Here’s the Design Notes Video:

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Two more pouches for the Soumak Pouch Weave Along

I’ve been shooting videos for the weave along  that begins on September 2nd.

As I was shooting, I was weaving along on a couple of pouches.

Here they are:

A Stripey one, with some beads and other embellishments:

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and the back:

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I wove it with Lion Brand Bonbon yarn- cotton for the body of the pouch and metallic for the embellishment.

The size 8 beads along the sides are from Mirrix and the bone beads at the lower edge were in my stash.

The medallion on the back of the pouch is one that I snitched from a box of stuff that my daughter in law was going to give away.

(She gave it away, but to ~me~ instead of giving it to ‘anonymous’ 🙂  I can be shameless when it comes to pretty goodies! )

My daughter in law grinned at me when she saw the finished pouch, and said: ‘This one is yours, isn’t it, Mum?’

‘Yes! but how did you guess?’

She just laughed.

I guess it’s because I adore these colors and use them all the time!

I was concerned about this pouch:

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Why?  Well, because both my daughter and my daughter in law declared that they loved it and would love to have SantaMamma leave it in their Christmas stocking.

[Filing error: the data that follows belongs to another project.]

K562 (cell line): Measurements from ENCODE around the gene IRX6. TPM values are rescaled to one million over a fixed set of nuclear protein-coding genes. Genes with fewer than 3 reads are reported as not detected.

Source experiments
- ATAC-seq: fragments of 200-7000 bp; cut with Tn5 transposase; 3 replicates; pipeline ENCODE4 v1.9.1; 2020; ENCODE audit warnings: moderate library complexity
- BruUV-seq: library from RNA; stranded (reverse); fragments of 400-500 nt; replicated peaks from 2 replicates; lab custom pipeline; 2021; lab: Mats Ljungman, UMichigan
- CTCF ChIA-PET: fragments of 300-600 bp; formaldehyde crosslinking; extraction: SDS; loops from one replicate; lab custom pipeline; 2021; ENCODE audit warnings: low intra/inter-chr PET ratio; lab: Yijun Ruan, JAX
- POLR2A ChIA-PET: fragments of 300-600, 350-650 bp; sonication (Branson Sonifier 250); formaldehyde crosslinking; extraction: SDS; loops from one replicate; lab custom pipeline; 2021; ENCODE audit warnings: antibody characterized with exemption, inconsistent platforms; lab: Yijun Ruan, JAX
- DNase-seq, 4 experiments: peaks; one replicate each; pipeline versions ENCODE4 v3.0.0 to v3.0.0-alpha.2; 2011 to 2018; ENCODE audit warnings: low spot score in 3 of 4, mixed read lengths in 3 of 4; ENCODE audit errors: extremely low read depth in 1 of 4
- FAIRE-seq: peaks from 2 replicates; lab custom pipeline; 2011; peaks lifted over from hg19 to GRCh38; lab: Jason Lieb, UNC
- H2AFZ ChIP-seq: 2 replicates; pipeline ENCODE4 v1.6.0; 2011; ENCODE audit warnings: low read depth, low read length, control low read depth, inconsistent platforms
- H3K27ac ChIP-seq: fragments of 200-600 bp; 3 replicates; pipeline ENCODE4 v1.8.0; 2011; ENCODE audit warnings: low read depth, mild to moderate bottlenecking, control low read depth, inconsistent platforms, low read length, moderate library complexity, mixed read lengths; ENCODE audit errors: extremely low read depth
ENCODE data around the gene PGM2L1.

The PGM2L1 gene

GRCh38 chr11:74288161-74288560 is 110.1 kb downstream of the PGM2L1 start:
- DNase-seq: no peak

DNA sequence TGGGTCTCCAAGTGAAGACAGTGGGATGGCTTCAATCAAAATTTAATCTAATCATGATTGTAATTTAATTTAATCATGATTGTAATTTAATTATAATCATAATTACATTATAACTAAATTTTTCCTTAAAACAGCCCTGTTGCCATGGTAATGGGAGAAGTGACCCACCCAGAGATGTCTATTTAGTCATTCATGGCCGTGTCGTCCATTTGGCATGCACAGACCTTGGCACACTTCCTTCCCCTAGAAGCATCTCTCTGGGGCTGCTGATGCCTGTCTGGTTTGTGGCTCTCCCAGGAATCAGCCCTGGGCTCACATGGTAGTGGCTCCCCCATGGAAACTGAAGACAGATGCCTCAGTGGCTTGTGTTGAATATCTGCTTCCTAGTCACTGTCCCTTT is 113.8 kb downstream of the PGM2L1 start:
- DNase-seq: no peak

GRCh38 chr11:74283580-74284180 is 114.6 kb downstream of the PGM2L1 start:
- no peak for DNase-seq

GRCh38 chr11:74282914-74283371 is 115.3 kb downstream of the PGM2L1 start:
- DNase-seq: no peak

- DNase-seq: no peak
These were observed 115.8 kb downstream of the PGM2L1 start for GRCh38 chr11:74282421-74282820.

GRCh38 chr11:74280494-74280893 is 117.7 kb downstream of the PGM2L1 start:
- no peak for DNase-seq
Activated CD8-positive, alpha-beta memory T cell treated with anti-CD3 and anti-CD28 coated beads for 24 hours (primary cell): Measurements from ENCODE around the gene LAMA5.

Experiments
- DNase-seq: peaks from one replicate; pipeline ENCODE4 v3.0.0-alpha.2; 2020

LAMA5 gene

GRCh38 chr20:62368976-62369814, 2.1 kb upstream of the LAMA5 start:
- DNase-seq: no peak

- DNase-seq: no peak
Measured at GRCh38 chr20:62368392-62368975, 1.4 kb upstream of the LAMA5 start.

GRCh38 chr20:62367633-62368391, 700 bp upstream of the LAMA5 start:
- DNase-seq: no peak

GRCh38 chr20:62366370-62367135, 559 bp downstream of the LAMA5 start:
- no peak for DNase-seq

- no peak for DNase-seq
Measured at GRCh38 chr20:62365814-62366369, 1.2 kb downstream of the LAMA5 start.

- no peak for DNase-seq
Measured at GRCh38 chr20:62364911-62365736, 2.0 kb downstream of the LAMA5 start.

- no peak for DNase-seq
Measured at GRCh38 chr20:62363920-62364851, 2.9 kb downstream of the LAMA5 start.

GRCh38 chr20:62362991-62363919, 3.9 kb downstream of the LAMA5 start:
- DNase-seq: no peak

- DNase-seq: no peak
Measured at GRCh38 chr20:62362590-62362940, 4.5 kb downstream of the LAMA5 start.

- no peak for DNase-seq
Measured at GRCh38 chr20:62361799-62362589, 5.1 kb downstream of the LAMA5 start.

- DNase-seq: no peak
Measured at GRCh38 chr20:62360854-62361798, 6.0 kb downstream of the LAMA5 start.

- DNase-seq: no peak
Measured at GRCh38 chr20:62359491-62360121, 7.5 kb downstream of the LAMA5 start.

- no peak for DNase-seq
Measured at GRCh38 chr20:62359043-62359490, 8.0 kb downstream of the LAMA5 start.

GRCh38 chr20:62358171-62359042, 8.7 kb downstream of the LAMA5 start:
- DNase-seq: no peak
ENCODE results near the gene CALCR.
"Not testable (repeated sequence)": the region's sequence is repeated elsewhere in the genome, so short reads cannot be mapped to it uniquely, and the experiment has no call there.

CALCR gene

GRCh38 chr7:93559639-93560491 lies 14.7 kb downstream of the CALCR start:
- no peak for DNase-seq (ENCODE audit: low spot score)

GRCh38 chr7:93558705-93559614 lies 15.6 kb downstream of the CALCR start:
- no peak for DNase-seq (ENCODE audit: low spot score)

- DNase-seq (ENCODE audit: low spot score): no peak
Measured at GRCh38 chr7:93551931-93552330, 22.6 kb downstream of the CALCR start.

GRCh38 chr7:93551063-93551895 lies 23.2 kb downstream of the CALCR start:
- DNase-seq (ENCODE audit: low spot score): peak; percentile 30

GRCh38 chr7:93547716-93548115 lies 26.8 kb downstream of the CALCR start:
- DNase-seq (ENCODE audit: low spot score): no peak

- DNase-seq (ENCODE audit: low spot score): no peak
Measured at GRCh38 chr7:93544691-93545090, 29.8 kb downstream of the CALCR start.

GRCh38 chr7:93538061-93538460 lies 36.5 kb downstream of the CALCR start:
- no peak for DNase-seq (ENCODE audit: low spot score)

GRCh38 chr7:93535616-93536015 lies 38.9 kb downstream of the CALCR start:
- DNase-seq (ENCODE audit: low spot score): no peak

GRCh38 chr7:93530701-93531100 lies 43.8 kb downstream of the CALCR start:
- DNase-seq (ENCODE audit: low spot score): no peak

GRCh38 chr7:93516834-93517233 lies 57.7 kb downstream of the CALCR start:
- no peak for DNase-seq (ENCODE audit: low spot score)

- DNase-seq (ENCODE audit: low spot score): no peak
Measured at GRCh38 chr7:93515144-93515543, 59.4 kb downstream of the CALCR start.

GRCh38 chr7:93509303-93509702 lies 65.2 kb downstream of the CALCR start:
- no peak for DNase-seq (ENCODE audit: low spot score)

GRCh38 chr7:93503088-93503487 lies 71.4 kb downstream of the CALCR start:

I didn’t want to make two pouches that were exactly alike, so I had to have a big old think about it.

And, I came up with the perfect answer!!!!!

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TADAH!!!!   I wove it up in the same colorway, but used wool yarn instead of cotton.

 

Here’s the back of the woolie pouch:

Kreinik supplied me with the gorgeous embroidery thread and edging cord for this pouch.

Here are the links for them:

The edging is 3/8 ” trim:  # 170 Natural Pewter
http://www.kreinik.com/kshop/product.php?productid=17023&cat=0&page=1
The embroidery thread is: Ombre: http://www.kreinik.com/kshop/product.php?productid=622&cat=0&page=1
1000 – Solid Silver

I love the combination of the soft loftiness of the wool with the sparkle of the metallic embroidery floss.

By the way, the embroidery thread is soft and lovely to work with. Some metallics can be barky and sharky.

This is soft and nooshy.

!AND! 

Happy dance!

and   ~whew~

My daughter in law (who happens to be an incredibly gifted and talented handspinner, so she is naturally inclined to be more drawn to wool),  likes the woolie pouch –

HURRAH! SantaMamma is so relieved!

My girls will have their lovely pouches in their Christmas stockings, and they are ‘sister pouches’…. similar, but each unique!
 

Alright… time for me to get back to editing video…..  🙂